by Madi Ro
One of the international community’s persistent concerns regards the protection of citizens’ social and economic rights. Since the adoption of the UN Declaration of Human Rights in 1948, there has been global commitment to fulfill the rights that each individual is recognized to be born with. While these rights originally pertained to basic freedoms such as life, liberty, and equality, they have now also expanded to include social and economic rights.
But what are social and economic rights, exactly? And how do we measure society’s performance in its protection of those rights? How do we compare different countries’ performances?
Dr. Terra Lawson-Remer provides answers to these questions in her new book, Fulfilling Social and Economic Rights. She is a founding member and managing partner for the Catalyst Project and a faculty fellow at UCSD’s School of Global Policy and Strategy (GPS). In her special talk at UCSD, she outlined her and her team’s major solutions and findings regarding these questions.
The Social and Economic Rights Fulfillment Index (SERF) is an index that her team created to measure a country’s provision and protection of social and economic rights, which include the right to food, health care, education, work, and social security. The index measures how well a country is doing given the resources that they have, making it easier to compare a country like the United States with a country like Ghana, for instance.
The distinguishing aspect of Dr. Lawson-Remer and her team’s work is the inclusion of national resources in the calculations, and they do not solely use a country’s nominal wealth to measure its ability and performance. This adds a whole new dimension to keeping countries accountable. Other rankings that do not include a country’s given resources rank Jordan and Turkey similarly as “medium performers”. However, in the SERF Index, Jordan ranks 6th overall, while Turkey comes in 87th.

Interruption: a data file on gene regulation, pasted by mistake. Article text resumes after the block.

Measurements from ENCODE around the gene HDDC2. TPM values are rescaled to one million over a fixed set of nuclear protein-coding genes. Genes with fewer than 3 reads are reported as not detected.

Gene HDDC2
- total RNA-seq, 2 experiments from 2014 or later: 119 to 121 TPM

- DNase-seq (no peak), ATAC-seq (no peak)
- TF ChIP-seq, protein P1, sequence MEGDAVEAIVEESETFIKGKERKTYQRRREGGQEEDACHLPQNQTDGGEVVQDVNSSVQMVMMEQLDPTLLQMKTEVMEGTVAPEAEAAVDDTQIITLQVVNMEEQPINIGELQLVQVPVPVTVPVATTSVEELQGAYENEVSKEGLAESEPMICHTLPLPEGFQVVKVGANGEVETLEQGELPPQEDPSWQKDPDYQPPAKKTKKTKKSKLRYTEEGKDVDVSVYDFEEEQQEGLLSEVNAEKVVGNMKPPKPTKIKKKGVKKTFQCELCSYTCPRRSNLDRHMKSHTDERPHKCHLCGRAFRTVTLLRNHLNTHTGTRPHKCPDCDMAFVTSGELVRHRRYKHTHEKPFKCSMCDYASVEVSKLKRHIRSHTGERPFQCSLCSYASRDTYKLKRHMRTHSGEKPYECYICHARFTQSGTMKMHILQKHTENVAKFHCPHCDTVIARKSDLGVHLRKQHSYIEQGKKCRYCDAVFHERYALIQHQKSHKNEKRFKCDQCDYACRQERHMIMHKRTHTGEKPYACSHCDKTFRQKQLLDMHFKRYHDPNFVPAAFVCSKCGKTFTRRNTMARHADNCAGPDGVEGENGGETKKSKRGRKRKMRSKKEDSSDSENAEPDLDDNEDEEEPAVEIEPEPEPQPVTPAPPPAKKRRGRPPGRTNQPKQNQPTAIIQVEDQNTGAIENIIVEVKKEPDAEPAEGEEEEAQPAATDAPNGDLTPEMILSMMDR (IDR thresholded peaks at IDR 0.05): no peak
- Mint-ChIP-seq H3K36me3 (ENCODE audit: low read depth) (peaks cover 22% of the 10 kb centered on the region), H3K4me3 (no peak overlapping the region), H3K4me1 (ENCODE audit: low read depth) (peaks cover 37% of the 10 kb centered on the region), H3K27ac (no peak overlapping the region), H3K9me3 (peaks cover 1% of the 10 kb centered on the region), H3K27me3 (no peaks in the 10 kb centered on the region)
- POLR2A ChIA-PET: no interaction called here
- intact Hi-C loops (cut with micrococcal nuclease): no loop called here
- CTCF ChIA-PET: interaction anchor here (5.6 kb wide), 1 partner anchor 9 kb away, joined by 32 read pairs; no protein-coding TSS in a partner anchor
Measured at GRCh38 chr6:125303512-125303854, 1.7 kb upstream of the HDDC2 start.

Her book further details how each resource is measured and why it was selected as a part of the index. She explains that some basic rights can actually be achieved during a country’s development process, requiring fewer resources than other countries. However, many countries–both rich and poor–are not meeting their expected levels of rights fulfillment. The worst-performing country is Equatorial Guinea, meeting only 16% of its overall obligations.
Through further analysis of the SERF index results and ratings for each country, her book also explores performance comparisons between democracies and autocracies. While it is possible for an autocratic state to achieve a high score on the index, there is far more fluctuation in scores among autocracies than among democracies.
Dr. Lawson-Remer described her work as “policy agnostic,” stating that her work is not meant to provide a list of one-size-fits-all policy packages for all countries. Although she also explores the limitations of the impact of international human rights treaties on social and economic rights fulfillment, she hopes that her work serves as an impetus for improvement in the areas of food accessibility, health care, education, work conditions, and social security. She urges states to fully employ all their means and resources ─ legal, administrative, judicial, economic, social, and educational ─ in order to further protect and provide these rights for their citizens.
Her work is not so much about evaluating how well countries are doing as it is about providing a more equitable system of evaluation. It has the potential to better guide countries in fulfilling these rights, encouraging those with fewer resources to not compare themselves to the same standards as rich countries, and alerting those with more resources to use them wisely.
Dr. Lawson-Remer ultimately hopes that the SERF index will push countries to keep one another accountable by paving a way for them to do so. Despite obvious drawbacks to encouraging international action and treaties, the index serves as a vital research tool to better understand the relationship between governments and their citizens, and how our leaders can better serve their people.
Image by UCSD School of Global Policy & Strategy